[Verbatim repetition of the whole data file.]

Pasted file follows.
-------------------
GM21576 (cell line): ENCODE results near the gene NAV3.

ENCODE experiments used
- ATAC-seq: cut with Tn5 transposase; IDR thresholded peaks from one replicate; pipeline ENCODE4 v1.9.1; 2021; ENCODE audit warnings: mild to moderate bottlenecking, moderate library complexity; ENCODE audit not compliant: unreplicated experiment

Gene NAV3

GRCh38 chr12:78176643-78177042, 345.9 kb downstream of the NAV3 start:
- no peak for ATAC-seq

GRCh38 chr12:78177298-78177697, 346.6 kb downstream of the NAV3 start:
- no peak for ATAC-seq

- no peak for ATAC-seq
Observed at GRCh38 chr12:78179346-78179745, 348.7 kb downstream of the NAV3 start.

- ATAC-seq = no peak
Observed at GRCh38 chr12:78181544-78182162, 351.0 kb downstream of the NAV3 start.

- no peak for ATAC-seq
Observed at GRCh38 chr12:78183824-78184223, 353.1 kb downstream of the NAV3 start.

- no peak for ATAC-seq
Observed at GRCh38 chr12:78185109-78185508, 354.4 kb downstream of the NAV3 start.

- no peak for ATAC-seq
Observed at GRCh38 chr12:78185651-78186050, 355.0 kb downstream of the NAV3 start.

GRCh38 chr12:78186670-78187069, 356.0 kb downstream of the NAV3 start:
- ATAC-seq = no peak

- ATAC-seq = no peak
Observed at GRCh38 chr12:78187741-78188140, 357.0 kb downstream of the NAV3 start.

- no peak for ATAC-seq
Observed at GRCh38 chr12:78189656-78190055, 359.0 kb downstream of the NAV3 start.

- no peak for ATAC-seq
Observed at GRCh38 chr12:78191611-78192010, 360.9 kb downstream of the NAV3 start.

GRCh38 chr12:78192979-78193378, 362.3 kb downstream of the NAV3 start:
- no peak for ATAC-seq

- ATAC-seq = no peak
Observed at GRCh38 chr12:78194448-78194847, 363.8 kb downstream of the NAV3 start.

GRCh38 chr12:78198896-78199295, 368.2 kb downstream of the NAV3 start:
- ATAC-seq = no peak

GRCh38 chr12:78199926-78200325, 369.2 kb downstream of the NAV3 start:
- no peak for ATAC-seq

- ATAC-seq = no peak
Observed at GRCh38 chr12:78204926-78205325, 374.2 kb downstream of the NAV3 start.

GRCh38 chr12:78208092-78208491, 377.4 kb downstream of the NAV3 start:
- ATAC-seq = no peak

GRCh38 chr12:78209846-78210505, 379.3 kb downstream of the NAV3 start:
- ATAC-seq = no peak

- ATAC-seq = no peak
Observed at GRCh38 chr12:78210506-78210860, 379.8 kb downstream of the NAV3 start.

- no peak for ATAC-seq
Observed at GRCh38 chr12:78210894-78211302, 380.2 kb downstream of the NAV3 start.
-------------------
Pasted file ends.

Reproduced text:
GM21576 (cell line): ENCODE results near the gene NAV3.

ENCODE experiments used
- ATAC-seq: cut with Tn5 transposase; IDR thresholded peaks from one replicate; pipeline ENCODE4 v1.9.1; 2021; ENCODE audit warnings: mild to moderate bottlenecking, moderate library complexity; ENCODE audit not compliant: unreplicated experiment

Gene NAV3

GRCh38 chr12:78176643-78177042, 345.9 kb downstream of the NAV3 start:
- no peak for ATAC-seq

GRCh38 chr12:78177298-78177697, 346.6 kb downstream of the NAV3 start:
- no peak for ATAC-seq

- no peak for ATAC-seq
Observed at GRCh38 chr12:78179346-78179745, 348.7 kb downstream of the NAV3 start.

- ATAC-seq = no peak
Observed at GRCh38 chr12:78181544-78182162, 351.0 kb downstream of the NAV3 start.

- no peak for ATAC-seq
Observed at GRCh38 chr12:78183824-78184223, 353.1 kb downstream of the NAV3 start.

- no peak for ATAC-seq
Observed at GRCh38 chr12:78185109-78185508, 354.4 kb downstream of the NAV3 start.

- no peak for ATAC-seq
Observed at GRCh38 chr12:78185651-78186050, 355.0 kb downstream of the NAV3 start.

GRCh38 chr12:78186670-78187069, 356.0 kb downstream of the NAV3 start:
- ATAC-seq = no peak

- ATAC-seq = no peak
Observed at GRCh38 chr12:78187741-78188140, 357.0 kb downstream of the NAV3 start.

- no peak for ATAC-seq
Observed at GRCh38 chr12:78189656-78190055, 359.0 kb downstream of the NAV3 start.

- no peak for ATAC-seq
Observed at GRCh38 chr12:78191611-78192010, 360.9 kb downstream of the NAV3 start.

GRCh38 chr12:78192979-78193378, 362.3 kb downstream of the NAV3 start:
- no peak for ATAC-seq

- ATAC-seq = no peak
Observed at GRCh38 chr12:78194448-78194847, 363.8 kb downstream of the NAV3 start.

GRCh38 chr12:78198896-78199295, 368.2 kb downstream of the NAV3 start:
- ATAC-seq = no peak

GRCh38 chr12:78199926-78200325, 369.2 kb downstream of the NAV3 start:
- no peak for ATAC-seq

- ATAC-seq = no peak
Observed at GRCh38 chr12:78204926-78205325, 374.2 kb downstream of the NAV3 start.

GRCh38 chr12:78208092-78208491, 377.4 kb downstream of the NAV3 start:
- ATAC-seq = no peak

GRCh38 chr12:78209846-78210505, 379.3 kb downstream of the NAV3 start:
- ATAC-seq = no peak

- ATAC-seq = no peak
Observed at GRCh38 chr12:78210506-78210860, 379.8 kb downstream of the NAV3 start.

- no peak for ATAC-seq
Observed at GRCh38 chr12:78210894-78211302, 380.2 kb downstream of the NAV3 start.